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Altered mental status (AMS) is a nonspecific term that describes disorders of mental awareness ranging from confusion to coma. Implicit in its vagueness is a wide breath of differential diagnosis that must be considered by medical providers. Some patients may have congenital or acquired causes of baseline change of mental status from an expected "normal" range of human experience. This pathway does not include these patients, but rather patients who have an acute change in their baseline mental awareness.
The differential diagnosis of AMS is broad and complex. For the most part the history and physical should guide diagnostic workup of these patients. However, many of these patients present with an undifferentiated story that requires a large workup.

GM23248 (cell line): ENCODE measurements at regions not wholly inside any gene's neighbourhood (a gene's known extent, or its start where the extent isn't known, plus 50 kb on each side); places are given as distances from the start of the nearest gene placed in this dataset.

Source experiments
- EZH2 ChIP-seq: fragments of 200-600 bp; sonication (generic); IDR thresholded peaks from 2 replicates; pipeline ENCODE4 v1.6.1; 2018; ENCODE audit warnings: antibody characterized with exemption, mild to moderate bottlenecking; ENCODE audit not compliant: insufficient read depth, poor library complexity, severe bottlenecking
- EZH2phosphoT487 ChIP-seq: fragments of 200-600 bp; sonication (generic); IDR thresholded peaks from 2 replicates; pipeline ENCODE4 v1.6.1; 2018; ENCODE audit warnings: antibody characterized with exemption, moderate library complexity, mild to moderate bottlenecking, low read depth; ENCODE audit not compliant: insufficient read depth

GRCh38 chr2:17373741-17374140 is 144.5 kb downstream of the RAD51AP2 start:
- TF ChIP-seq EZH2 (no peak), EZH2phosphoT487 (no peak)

AMS may present without a clear source. In these situations a through history and physical examination should focus on identifying both the cause and progression of the altered level of consciousness. In a large majority of cases the inciting factor is evident from this aspect of the evaluation alone.
Herniation is a potentially devastating complication of neurologic injury/hydrocephalus and unless an early suspicion and quick action is taken may result in death or profound complications.
The primary goal in patients with increased ICP is to maintain Cerebral blood fow (CBF) as predicted by Ohm's law:
CBF = (CAP - JVP) ÷ CVR